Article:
We must be related, she believes. I mean, if you pronounced Joos in the Flemish language, the way my fellow countrymen do, it would sound just like Yost, minus the T. And Elvy allegedly has Dutch and German roots so it’s entirely plausible that our ancestors canoodled somewhere in the lower Netherlands. “The tall, tan, vintage-loving cousins!!!!” she cheerfully decides to christen us. I have no objections. Since we met at that crazy luncheon during the Sundance Film Festival, Elvy and I have stayed in touch, commiserating about the demise of New York and waited patiently to reconvene until she moved back to Los Angeles.
Laura Vivian Yost, better known as LV or Elvy, is an almost-30-year old actress “with writerly and jazz singerly leanings”, as she prefers to expand on the title. She grew up an only child in the Bay Area, in Silicon Valley. Her parents were brilliant computer people, with music and art as recreational indulgences. “It was a really beautiful place to grow up,” she remembers, “full of trees and intellects and hippies. I have many formative memories of going to the San Francisco Symphony and local theatre productions.” It was also the heyday of the Haight Street Wasteland. “I bought a green Bowie T-shirt there around age 14,” she recalls, “that was a seminal part of my wardrobe and development as Treasure Huntress.”
Elvy always knew she wanted to be an actress. Part of the appeal was the costumes and the fashion. She loves watching the classics, but warns me, “it can actually be a bit difficult watching old movies with me, because when I see a fantastic outfit on screen I growl and curse and claw at things like a mongrel.” (I decide I will not take that risk.) When she was 3-years old she dressed up as Wolfgang Mozart for Halloween, “because my favorite movie was and still is Amadeus. My mom and […] aunt made a perfect tiny 18th century suit for me, a replica of the purple silk suit Tom Hulce wears in the film. That was my earliest experience with vintage reproduction.”
Today we are in Studio City, at Elvy’s beautiful hillside house. She’s lived here twice. Eight years ago, when she found it, and now, by luck, when the house became available again after her New York stint. The walls are crumbling, the wood is rotting and the plumbing is seriously flawed but Elvy never wants to leave; she’s just waiting to buy it so she can renovate it. “It was built in 1951,” she says admiringly, “and hasn’t been updated much since then, which is dreamy architecturally but difficult otherwise. It’s worth it though; this house is filled with magic.” And also a cat named Rubbish, because a friend found her in a trash can.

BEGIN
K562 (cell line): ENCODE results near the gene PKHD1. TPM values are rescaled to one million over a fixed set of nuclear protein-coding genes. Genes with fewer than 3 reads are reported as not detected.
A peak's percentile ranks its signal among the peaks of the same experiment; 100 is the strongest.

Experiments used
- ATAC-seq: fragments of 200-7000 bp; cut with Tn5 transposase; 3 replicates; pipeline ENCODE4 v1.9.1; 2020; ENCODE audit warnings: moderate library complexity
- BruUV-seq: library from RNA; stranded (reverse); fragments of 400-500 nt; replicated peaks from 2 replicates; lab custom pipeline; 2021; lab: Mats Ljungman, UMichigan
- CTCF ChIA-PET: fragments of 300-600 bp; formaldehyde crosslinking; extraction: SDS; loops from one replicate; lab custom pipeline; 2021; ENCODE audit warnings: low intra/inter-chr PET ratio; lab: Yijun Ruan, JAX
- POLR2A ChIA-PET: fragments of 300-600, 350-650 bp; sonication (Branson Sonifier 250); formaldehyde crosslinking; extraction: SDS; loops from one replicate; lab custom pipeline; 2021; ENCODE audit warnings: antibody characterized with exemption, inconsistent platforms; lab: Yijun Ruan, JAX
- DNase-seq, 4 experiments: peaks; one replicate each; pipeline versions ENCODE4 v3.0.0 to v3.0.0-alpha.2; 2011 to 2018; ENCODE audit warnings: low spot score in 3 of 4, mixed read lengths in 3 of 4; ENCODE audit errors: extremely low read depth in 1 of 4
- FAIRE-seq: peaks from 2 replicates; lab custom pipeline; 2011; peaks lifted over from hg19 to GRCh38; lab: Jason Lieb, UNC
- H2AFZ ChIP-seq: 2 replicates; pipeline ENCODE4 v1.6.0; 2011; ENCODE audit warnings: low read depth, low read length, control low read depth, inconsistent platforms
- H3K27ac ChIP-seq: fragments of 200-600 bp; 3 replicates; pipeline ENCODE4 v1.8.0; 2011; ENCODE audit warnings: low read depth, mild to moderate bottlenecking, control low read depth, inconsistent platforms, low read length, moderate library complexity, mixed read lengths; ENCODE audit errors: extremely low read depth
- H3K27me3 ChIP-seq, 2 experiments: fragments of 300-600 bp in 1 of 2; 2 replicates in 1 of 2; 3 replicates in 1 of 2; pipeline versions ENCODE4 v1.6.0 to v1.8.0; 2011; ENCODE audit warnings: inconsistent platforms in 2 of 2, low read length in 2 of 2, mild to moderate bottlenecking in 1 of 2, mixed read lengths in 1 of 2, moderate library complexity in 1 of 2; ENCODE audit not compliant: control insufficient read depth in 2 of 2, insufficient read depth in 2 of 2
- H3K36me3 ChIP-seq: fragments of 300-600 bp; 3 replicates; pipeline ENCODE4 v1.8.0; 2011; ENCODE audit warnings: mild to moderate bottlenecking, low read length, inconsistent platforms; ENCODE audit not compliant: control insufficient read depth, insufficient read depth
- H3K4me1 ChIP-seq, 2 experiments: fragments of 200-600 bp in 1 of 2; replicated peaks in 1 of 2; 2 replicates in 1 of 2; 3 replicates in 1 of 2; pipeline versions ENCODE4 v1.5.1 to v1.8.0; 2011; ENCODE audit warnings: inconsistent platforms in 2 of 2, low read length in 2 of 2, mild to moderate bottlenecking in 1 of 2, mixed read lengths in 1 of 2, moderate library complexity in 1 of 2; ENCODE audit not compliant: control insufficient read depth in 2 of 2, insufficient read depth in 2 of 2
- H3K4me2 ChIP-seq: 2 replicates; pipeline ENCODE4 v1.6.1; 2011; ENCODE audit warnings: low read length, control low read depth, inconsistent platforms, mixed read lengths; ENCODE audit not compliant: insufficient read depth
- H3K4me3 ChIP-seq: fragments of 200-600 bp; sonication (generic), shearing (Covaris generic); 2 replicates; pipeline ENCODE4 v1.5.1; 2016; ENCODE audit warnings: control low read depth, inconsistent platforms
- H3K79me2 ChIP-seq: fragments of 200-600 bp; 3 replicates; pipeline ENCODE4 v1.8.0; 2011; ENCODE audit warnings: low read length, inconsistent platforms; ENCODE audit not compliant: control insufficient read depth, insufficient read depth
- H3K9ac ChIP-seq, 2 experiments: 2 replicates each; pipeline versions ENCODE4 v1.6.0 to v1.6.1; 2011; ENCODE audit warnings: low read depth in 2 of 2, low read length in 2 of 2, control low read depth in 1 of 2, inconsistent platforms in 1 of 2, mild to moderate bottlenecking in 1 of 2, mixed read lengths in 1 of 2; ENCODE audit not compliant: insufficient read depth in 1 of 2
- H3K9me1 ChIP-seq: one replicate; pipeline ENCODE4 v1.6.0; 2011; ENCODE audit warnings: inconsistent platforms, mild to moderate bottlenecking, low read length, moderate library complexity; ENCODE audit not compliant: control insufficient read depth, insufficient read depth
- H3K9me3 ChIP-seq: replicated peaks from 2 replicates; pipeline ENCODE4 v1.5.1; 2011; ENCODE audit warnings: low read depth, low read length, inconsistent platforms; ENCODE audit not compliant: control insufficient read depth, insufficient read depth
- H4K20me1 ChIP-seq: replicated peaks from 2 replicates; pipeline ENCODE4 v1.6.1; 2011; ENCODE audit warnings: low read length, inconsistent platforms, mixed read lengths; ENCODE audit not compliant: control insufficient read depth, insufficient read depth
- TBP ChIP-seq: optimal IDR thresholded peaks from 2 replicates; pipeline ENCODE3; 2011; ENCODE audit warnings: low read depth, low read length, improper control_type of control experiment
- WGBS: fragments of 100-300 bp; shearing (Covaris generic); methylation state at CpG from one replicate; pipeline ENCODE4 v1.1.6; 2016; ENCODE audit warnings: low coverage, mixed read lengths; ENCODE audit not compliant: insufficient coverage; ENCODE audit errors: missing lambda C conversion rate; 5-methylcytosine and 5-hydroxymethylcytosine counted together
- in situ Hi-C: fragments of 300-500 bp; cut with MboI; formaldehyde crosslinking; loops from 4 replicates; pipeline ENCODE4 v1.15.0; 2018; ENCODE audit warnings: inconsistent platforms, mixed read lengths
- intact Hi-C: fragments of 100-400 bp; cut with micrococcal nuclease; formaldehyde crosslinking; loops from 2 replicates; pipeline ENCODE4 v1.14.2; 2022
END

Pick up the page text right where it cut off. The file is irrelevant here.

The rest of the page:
Elvy’s style is undeniably feminine and romantic. She loves prints and the 30s silhouette. “The typical Elvy Outfit in my Fantasy Life would be a late 1930s silk rayon dress,” she dreams, “and I think a typical daily real life Elvy Outfit is a thrift store reproduction of something in that vibe. A man once tried to harass me on the street by shouting “My grandma has shoes like that!” and I told him his grandmother sounds like a lady with excellent taste. I’ve always felt more myself in vintage. I have better posture wearing it, and find that it’s generally much more flattering than most modern clothing. True vintage is also the most eco-friendly clothing option, which is a delicious bonus.”
The final dress of the day has a special story. “My friend Rel invited me last minute to a surprise party at a friend’s apartment in the West Village – actually an apartment John Lennon and Yoko Ono lived in for a while. We were in warm weather civvies, and on the subway there he looked at the invitation again and realized oh no, it’s black tie! We zoomed into the Housing Works on West 10th, and as soon as we walked in the door I saw that sparkly dress. I thought it might be too big or too absurd but when I tried it on, we agreed I needed to wear it. Then we saw the tag – the company who made that dress is called Black Tie.”
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